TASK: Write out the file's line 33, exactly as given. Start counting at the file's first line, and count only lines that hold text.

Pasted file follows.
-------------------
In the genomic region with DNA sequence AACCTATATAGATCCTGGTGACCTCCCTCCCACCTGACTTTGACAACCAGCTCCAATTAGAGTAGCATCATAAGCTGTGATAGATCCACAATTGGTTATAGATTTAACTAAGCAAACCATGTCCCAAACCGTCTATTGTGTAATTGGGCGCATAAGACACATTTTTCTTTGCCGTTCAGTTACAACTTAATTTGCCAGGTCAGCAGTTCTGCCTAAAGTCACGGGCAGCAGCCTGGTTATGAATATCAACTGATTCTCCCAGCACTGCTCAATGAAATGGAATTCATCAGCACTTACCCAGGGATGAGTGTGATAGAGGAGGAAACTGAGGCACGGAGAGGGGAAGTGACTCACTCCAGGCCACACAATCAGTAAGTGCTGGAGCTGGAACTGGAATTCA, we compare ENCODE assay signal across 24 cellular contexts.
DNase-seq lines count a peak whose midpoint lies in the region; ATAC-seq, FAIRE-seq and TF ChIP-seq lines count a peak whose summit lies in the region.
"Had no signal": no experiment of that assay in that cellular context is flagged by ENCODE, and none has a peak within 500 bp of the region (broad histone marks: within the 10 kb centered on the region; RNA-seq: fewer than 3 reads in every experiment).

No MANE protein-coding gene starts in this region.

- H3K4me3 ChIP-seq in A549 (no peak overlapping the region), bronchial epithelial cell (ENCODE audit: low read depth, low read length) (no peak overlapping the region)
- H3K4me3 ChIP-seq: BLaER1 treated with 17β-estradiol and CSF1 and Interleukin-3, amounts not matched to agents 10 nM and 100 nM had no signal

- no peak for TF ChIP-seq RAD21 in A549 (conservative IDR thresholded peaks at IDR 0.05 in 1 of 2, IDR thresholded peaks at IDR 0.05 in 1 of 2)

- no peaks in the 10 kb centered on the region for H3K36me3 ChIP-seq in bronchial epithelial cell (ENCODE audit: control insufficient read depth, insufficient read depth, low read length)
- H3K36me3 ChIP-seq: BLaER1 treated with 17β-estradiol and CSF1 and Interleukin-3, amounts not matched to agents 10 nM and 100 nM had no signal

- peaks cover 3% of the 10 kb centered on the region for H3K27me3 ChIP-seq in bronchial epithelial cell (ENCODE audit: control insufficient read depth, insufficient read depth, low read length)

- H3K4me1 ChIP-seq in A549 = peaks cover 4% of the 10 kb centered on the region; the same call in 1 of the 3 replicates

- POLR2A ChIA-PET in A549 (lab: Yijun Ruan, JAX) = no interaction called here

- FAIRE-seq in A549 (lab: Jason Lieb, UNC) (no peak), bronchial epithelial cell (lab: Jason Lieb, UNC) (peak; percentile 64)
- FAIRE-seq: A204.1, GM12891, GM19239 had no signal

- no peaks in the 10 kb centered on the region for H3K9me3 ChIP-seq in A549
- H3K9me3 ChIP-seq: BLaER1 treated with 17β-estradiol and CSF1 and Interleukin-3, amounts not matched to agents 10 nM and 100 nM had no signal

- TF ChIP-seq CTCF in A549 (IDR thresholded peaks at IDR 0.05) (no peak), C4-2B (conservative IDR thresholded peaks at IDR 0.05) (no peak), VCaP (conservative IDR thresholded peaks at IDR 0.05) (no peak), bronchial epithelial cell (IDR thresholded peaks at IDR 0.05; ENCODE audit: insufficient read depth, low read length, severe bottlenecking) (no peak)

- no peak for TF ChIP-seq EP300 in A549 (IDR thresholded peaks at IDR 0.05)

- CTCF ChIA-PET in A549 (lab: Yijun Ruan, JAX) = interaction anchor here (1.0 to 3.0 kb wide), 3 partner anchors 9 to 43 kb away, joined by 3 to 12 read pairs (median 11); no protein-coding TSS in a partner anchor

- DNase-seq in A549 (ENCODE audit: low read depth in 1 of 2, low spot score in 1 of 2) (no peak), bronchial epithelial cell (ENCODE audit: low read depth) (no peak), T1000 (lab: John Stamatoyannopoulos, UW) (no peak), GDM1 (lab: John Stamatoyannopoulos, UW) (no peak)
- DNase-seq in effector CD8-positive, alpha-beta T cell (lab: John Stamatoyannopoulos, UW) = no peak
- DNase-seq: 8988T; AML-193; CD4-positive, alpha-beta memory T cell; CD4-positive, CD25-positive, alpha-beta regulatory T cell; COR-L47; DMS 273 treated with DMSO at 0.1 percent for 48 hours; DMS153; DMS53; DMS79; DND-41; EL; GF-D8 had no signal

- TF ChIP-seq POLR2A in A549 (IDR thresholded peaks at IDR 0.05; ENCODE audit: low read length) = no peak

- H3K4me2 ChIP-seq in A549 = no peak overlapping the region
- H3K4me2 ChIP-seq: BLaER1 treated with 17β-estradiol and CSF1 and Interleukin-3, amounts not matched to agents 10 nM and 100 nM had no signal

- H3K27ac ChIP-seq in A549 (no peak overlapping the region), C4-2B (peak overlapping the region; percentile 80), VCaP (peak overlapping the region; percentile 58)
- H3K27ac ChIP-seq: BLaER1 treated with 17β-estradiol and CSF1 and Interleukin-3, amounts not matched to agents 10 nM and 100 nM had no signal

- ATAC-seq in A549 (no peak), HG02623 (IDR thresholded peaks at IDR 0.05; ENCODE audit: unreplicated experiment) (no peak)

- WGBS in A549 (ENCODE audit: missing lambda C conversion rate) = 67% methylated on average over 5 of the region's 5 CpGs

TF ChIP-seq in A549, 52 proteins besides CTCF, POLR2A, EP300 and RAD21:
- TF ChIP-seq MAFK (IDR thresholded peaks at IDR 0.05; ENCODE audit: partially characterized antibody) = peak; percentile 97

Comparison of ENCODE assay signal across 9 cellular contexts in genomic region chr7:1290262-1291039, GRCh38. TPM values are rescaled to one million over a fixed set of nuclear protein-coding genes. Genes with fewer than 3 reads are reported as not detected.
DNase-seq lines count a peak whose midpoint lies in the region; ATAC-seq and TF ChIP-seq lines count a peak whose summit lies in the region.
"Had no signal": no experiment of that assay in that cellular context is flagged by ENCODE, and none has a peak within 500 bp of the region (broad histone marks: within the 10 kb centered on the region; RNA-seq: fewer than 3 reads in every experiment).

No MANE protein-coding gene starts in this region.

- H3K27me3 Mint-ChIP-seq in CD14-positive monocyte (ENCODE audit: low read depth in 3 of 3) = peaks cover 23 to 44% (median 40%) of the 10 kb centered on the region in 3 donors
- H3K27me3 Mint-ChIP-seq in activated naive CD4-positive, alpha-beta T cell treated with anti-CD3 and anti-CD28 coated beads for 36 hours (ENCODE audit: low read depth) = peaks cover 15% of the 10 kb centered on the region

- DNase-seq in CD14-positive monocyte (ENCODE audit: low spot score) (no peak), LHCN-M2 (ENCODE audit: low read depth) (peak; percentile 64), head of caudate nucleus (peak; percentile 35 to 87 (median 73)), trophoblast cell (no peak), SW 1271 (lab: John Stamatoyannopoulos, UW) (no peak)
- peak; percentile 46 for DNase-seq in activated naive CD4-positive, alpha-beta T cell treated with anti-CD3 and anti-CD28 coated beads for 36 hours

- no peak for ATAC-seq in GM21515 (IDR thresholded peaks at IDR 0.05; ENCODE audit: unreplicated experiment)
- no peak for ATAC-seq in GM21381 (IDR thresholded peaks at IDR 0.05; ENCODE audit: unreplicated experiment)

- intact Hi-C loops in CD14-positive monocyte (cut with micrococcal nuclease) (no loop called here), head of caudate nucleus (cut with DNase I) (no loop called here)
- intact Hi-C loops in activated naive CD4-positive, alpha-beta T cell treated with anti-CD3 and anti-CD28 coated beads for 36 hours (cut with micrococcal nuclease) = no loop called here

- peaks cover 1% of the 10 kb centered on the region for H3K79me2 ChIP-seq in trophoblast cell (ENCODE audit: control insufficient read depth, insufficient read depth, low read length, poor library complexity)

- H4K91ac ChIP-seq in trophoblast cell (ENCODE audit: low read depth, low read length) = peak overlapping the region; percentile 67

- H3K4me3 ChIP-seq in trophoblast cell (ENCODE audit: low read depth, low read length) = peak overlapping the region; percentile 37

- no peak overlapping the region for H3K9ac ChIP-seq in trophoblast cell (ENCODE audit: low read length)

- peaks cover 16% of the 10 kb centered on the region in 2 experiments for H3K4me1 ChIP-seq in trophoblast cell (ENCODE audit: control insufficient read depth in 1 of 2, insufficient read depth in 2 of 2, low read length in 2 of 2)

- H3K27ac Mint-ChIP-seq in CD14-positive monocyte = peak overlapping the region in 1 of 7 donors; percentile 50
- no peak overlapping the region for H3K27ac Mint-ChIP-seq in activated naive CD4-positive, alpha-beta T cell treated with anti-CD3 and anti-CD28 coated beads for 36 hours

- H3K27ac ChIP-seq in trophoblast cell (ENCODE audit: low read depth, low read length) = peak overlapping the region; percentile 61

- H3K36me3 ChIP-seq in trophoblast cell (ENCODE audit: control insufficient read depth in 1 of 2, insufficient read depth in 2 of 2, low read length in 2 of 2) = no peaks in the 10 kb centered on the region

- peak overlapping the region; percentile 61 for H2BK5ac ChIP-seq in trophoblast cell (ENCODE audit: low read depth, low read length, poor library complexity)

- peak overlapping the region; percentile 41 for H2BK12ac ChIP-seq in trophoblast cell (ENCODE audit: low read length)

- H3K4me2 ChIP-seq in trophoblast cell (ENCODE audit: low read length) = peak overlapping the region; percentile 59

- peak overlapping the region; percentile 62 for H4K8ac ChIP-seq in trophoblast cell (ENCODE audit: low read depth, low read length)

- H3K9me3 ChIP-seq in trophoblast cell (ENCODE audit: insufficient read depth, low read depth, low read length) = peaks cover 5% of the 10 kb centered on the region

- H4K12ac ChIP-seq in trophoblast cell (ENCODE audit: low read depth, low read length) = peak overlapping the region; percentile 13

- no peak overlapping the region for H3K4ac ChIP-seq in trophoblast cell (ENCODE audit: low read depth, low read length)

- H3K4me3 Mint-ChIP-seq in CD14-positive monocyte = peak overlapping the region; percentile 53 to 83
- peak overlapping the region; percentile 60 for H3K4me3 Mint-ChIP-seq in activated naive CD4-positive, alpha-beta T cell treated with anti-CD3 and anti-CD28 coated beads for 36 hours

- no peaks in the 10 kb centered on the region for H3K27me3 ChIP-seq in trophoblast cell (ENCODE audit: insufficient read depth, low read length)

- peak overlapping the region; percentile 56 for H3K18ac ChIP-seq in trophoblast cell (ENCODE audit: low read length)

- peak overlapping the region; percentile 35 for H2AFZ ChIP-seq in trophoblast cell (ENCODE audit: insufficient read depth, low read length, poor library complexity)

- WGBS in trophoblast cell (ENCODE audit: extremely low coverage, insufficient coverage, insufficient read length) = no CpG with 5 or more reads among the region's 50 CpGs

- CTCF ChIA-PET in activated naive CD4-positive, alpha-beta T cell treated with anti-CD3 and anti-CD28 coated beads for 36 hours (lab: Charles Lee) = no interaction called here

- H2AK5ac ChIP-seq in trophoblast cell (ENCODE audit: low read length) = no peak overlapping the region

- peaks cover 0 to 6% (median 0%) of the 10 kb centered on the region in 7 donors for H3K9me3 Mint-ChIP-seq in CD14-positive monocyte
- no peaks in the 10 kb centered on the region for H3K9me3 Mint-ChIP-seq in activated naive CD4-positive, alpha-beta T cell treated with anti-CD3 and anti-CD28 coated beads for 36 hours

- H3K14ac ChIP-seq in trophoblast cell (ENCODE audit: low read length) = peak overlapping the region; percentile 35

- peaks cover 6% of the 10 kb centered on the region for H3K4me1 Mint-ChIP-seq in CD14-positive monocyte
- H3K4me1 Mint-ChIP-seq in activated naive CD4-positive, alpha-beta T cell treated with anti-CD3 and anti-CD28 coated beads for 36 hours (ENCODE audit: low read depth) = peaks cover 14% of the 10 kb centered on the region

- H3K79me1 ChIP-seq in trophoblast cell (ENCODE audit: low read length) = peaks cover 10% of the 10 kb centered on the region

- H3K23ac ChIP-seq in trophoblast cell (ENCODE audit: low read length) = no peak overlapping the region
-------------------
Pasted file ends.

DNase-seq lines count a peak whose midpoint lies in the region; ATAC-seq and TF ChIP-seq lines count a peak whose summit lies in the region.